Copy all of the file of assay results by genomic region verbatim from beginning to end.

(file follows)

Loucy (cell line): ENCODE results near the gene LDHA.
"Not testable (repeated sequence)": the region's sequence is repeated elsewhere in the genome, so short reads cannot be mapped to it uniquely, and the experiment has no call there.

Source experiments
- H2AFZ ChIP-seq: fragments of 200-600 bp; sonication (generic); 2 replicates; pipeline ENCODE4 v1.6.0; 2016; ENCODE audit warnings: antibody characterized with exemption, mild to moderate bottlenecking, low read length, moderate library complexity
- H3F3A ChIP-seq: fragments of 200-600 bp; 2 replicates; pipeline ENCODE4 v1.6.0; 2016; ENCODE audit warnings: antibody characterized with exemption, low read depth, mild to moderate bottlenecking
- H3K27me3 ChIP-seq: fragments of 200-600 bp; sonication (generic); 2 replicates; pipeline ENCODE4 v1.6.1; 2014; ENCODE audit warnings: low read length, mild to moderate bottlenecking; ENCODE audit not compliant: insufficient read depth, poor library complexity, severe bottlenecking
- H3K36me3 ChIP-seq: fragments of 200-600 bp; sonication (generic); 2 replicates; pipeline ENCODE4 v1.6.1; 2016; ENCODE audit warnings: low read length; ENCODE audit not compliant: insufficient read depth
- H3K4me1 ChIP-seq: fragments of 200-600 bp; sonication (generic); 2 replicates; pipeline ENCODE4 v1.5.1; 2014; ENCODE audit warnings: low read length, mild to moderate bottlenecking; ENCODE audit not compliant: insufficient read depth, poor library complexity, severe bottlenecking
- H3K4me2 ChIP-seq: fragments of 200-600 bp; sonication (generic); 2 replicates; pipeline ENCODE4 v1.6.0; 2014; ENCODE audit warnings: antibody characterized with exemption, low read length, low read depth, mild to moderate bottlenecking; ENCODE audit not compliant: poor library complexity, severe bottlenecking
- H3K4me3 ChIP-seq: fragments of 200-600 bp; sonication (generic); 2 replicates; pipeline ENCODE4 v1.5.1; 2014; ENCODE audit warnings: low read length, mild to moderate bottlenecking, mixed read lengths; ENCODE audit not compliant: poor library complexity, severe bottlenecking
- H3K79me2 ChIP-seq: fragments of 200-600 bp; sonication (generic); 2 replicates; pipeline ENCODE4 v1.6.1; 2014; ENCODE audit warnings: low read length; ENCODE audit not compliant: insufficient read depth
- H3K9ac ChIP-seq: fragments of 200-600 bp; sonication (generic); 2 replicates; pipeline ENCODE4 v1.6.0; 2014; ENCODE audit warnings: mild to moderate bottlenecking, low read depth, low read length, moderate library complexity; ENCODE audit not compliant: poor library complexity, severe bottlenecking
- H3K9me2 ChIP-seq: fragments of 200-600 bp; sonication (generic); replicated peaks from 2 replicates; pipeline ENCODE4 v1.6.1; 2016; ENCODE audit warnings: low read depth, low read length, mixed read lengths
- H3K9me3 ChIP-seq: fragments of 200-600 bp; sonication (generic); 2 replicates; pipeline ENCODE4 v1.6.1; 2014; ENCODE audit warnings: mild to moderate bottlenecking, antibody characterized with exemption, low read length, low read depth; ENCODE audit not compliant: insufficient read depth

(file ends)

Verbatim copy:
Loucy (cell line): ENCODE results near the gene LDHA.
"Not testable (repeated sequence)": the region's sequence is repeated elsewhere in the genome, so short reads cannot be mapped to it uniquely, and the experiment has no call there.

Source experiments
- H2AFZ ChIP-seq: fragments of 200-600 bp; sonication (generic); 2 replicates; pipeline ENCODE4 v1.6.0; 2016; ENCODE audit warnings: antibody characterized with exemption, mild to moderate bottlenecking, low read length, moderate library complexity
- H3F3A ChIP-seq: fragments of 200-600 bp; 2 replicates; pipeline ENCODE4 v1.6.0; 2016; ENCODE audit warnings: antibody characterized with exemption, low read depth, mild to moderate bottlenecking
- H3K27me3 ChIP-seq: fragments of 200-600 bp; sonication (generic); 2 replicates; pipeline ENCODE4 v1.6.1; 2014; ENCODE audit warnings: low read length, mild to moderate bottlenecking; ENCODE audit not compliant: insufficient read depth, poor library complexity, severe bottlenecking
- H3K36me3 ChIP-seq: fragments of 200-600 bp; sonication (generic); 2 replicates; pipeline ENCODE4 v1.6.1; 2016; ENCODE audit warnings: low read length; ENCODE audit not compliant: insufficient read depth
- H3K4me1 ChIP-seq: fragments of 200-600 bp; sonication (generic); 2 replicates; pipeline ENCODE4 v1.5.1; 2014; ENCODE audit warnings: low read length, mild to moderate bottlenecking; ENCODE audit not compliant: insufficient read depth, poor library complexity, severe bottlenecking
- H3K4me2 ChIP-seq: fragments of 200-600 bp; sonication (generic); 2 replicates; pipeline ENCODE4 v1.6.0; 2014; ENCODE audit warnings: antibody characterized with exemption, low read length, low read depth, mild to moderate bottlenecking; ENCODE audit not compliant: poor library complexity, severe bottlenecking
- H3K4me3 ChIP-seq: fragments of 200-600 bp; sonication (generic); 2 replicates; pipeline ENCODE4 v1.5.1; 2014; ENCODE audit warnings: low read length, mild to moderate bottlenecking, mixed read lengths; ENCODE audit not compliant: poor library complexity, severe bottlenecking
- H3K79me2 ChIP-seq: fragments of 200-600 bp; sonication (generic); 2 replicates; pipeline ENCODE4 v1.6.1; 2014; ENCODE audit warnings: low read length; ENCODE audit not compliant: insufficient read depth
- H3K9ac ChIP-seq: fragments of 200-600 bp; sonication (generic); 2 replicates; pipeline ENCODE4 v1.6.0; 2014; ENCODE audit warnings: mild to moderate bottlenecking, low read depth, low read length, moderate library complexity; ENCODE audit not compliant: poor library complexity, severe bottlenecking
- H3K9me2 ChIP-seq: fragments of 200-600 bp; sonication (generic); replicated peaks from 2 replicates; pipeline ENCODE4 v1.6.1; 2016; ENCODE audit warnings: low read depth, low read length, mixed read lengths
- H3K9me3 ChIP-seq: fragments of 200-600 bp; sonication (generic); 2 replicates; pipeline ENCODE4 v1.6.1; 2014; ENCODE audit warnings: mild to moderate bottlenecking, antibody characterized with exemption, low read length, low read depth; ENCODE audit not compliant: insufficient read depth